The first indwelling endoluminal ureteral stent was described over 30 years ago and has since become a routine and indispensable urologic tool. However, the side effects and patient morbidity associated with ureteral stents are not insignificant.
Efforts have been made to utilize validated questionnaires for the assessment of stent relayed symptoms mainly to aid in developing a more tolerable stent material and design. In a recent study by C. Deliveliotis and colleagues from Athens, Greece, the ability of alfuzosin to alleviate stent-related symptoms was examined. The study is published in the January 2006 issue of Urology.
The authors hypothesized that a selective alpha1-blocker, such as alfuzosin, might influence stent-related symptoms because the latter mimic the lower urinary tract symptoms due to benign prostatic hyperplasia. In the study, 100 patients, 50 men and 50 women, with a mean age of 54.2 years, with unilateral ureteral stone-related hydronephrosis who underwent insertion of a double-J ureteral stent were prospectively randomized into two groups. The patients in group 1 received 10 mg of alfuzosin once daily for 4 weeks, while patients in group 2 received a placebo. All patients were given this time to spontaneously pass their stones which were less than 10 mm at presentation. During the stenting period, analgesic use was recorded and the patients completed the validated Ureteral Stent Symptom questionnaire 4 weeks after stent insertion
Analysis of results revealed that of the 100 patients, 69 had spontaneous expulsion of the calculus, and 31 opted for ESWL (16 patients) or ureteroscopic stone extraction (5 patients). The mean urinary symptom index was significantly less in patients taking alfuzosin. Urinary frequency, urgency, and nocturia were present significantly less in group 1, and urge incontinence was marginally less. However, non-urge incontinence, incomplete bladder emptying, and dysuria were not significantly influenced by alfuzosin. Both groups reported similarly mixed (equally satisfied and dissatisfied) feelings about living their life with a stent.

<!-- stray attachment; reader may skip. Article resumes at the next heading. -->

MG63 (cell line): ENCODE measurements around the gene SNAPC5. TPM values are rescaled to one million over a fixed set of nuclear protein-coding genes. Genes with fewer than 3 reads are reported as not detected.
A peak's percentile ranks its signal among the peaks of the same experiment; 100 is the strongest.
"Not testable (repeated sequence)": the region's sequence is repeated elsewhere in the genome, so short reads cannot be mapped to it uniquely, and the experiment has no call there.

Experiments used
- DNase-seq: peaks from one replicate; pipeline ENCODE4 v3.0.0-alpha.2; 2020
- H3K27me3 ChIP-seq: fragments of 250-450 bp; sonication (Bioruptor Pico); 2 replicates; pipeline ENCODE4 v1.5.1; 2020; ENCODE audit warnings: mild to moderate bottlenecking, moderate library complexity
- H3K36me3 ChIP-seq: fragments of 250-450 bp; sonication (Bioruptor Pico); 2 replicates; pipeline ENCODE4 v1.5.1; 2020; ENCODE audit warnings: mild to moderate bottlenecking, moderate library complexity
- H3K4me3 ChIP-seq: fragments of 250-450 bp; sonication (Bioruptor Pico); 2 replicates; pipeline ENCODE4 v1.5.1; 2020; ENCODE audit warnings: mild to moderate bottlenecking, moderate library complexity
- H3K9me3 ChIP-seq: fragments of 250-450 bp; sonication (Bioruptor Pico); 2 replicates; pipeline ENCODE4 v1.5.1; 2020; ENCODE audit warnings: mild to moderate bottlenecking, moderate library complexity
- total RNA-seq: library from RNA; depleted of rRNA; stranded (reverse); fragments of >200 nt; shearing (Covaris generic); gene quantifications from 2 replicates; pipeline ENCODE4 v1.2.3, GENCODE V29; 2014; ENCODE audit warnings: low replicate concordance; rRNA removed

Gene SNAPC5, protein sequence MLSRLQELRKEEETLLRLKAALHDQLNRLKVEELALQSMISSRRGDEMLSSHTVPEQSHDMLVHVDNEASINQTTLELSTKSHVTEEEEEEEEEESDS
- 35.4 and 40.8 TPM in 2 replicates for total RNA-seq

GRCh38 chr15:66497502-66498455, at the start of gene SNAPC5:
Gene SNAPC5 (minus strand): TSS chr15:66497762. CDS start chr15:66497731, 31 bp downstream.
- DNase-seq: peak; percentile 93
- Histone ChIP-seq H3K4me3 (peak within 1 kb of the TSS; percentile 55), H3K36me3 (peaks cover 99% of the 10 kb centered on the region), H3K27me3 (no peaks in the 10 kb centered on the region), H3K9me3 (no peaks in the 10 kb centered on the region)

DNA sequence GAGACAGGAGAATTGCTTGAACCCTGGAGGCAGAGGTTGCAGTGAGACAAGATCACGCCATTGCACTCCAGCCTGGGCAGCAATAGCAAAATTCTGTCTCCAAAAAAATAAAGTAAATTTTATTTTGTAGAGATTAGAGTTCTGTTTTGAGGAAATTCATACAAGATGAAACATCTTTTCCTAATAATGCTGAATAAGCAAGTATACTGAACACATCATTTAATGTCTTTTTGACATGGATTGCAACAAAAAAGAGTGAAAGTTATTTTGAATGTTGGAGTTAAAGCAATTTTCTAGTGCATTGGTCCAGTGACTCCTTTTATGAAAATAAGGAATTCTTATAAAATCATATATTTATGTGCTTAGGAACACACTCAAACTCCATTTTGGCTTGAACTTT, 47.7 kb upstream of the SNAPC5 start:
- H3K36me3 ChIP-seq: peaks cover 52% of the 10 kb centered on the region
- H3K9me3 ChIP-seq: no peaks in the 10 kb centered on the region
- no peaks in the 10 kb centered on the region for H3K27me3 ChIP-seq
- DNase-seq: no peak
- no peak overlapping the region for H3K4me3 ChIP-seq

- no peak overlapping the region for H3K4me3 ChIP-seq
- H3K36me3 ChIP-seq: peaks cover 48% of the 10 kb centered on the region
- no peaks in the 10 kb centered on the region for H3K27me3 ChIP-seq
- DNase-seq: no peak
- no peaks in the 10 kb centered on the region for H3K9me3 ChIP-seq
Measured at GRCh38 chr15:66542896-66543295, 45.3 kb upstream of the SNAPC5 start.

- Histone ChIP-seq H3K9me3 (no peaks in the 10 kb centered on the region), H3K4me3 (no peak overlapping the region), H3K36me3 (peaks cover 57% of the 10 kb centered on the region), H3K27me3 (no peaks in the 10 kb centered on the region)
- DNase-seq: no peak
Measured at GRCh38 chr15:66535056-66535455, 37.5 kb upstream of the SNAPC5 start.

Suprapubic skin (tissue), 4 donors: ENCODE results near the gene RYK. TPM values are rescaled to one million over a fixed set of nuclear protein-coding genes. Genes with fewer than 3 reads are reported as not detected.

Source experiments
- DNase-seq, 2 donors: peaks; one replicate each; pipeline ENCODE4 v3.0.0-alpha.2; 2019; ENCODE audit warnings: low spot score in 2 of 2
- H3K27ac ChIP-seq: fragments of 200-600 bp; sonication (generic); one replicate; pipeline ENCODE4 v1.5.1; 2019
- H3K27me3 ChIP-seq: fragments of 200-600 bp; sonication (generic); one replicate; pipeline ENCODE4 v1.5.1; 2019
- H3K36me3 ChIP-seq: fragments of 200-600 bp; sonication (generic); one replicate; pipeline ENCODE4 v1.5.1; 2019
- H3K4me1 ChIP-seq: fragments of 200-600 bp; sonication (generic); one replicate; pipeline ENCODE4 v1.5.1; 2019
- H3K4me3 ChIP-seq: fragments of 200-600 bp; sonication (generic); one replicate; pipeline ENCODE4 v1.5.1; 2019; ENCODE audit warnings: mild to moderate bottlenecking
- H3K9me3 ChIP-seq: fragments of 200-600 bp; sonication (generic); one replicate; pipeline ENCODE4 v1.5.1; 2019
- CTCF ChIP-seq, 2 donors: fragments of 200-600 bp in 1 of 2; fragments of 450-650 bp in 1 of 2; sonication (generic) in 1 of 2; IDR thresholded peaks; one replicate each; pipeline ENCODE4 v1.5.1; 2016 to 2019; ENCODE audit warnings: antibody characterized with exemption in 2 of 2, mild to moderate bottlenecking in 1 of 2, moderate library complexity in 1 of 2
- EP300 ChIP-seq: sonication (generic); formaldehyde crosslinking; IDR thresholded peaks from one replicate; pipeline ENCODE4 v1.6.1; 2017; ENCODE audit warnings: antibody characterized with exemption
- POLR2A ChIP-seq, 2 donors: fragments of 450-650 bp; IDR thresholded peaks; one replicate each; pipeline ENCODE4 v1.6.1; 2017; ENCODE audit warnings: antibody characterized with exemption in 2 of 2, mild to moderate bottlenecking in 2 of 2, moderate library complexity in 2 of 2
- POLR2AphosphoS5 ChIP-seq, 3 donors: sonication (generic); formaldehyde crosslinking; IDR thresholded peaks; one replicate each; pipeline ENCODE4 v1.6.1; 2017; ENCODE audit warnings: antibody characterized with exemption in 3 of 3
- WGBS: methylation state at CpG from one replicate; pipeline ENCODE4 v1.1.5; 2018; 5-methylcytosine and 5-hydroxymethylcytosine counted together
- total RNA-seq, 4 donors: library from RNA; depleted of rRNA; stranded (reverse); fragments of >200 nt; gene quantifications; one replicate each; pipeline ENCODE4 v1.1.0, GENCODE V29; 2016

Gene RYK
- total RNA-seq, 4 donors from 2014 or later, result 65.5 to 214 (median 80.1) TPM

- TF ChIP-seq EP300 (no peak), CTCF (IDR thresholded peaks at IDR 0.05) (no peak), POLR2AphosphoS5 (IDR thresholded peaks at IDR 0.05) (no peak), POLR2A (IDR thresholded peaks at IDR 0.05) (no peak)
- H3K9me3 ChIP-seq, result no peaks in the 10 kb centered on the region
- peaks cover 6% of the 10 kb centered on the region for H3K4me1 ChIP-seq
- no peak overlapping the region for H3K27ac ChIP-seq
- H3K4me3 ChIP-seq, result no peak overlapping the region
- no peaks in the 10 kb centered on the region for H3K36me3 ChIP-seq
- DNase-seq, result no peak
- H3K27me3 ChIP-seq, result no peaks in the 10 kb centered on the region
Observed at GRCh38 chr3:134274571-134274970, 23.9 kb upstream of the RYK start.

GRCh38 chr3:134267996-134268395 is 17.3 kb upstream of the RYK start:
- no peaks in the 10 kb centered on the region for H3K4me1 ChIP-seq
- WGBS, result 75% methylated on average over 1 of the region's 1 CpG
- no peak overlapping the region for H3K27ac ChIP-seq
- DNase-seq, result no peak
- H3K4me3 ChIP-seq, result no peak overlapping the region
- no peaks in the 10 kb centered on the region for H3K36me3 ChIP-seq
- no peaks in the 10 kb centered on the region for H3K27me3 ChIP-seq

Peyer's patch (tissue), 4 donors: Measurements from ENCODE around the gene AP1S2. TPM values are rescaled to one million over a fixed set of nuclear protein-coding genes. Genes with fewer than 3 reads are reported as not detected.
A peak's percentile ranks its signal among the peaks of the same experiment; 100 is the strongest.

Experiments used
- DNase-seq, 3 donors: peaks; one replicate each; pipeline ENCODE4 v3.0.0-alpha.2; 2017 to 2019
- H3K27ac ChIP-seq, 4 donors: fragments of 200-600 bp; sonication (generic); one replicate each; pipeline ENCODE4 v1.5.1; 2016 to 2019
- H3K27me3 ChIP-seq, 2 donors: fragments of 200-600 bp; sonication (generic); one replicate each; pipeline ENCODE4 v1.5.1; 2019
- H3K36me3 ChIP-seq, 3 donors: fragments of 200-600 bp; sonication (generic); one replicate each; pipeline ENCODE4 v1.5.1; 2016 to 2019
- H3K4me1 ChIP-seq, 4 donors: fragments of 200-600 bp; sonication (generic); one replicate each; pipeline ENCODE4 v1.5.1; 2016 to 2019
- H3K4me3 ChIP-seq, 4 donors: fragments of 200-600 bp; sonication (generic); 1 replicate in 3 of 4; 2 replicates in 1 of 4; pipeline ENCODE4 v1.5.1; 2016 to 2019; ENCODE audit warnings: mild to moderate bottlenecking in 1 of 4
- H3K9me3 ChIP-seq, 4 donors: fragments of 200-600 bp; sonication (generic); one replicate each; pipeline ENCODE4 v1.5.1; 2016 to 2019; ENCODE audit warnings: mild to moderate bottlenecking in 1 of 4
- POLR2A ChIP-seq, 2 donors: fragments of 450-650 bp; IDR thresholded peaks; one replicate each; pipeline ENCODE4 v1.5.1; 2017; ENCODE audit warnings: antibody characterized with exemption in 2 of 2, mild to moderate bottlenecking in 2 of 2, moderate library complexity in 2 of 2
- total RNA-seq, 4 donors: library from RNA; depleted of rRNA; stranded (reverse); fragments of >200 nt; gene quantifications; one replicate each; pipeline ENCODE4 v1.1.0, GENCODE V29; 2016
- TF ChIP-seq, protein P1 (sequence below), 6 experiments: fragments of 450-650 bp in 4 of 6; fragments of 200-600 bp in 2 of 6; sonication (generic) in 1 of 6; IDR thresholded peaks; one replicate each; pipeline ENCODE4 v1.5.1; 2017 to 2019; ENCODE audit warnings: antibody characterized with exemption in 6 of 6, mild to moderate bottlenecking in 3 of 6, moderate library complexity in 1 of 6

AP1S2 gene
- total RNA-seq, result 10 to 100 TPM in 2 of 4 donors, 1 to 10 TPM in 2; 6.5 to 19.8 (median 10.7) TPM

Stent-related pain was more frequently reported in patients in group 2 than in group 1 (66% versus 44%), but the overall intensity as identified on the visual analog scale was similar between the two groups. However, the mean pain index was significantly less in patients taking alfuzosin (14.6 versus 16.6). Both groups were similar in days off of work and in the ability to engage in sexual activity. Less pain with sexual activity was reported in the alfuzosin group and this was significant. The mean global quality-of-life score with the stent in situ was similar in both groups of patients.
In summary, the placement of indwelling ureteral stents has become routine in the management of a variety of urinary tract diseases. The ideal stent is not yet available, and stent-related symptoms are frequently reported. The administration of a selective alpha1-blocker, such as alfuzosin, improves stent-related urinary symptoms and pain. In addition, it was demonstrated that patients’ sexual function and general health were better preserved. These conclusions might have implications in terms of patient counseling and routine clinical practice.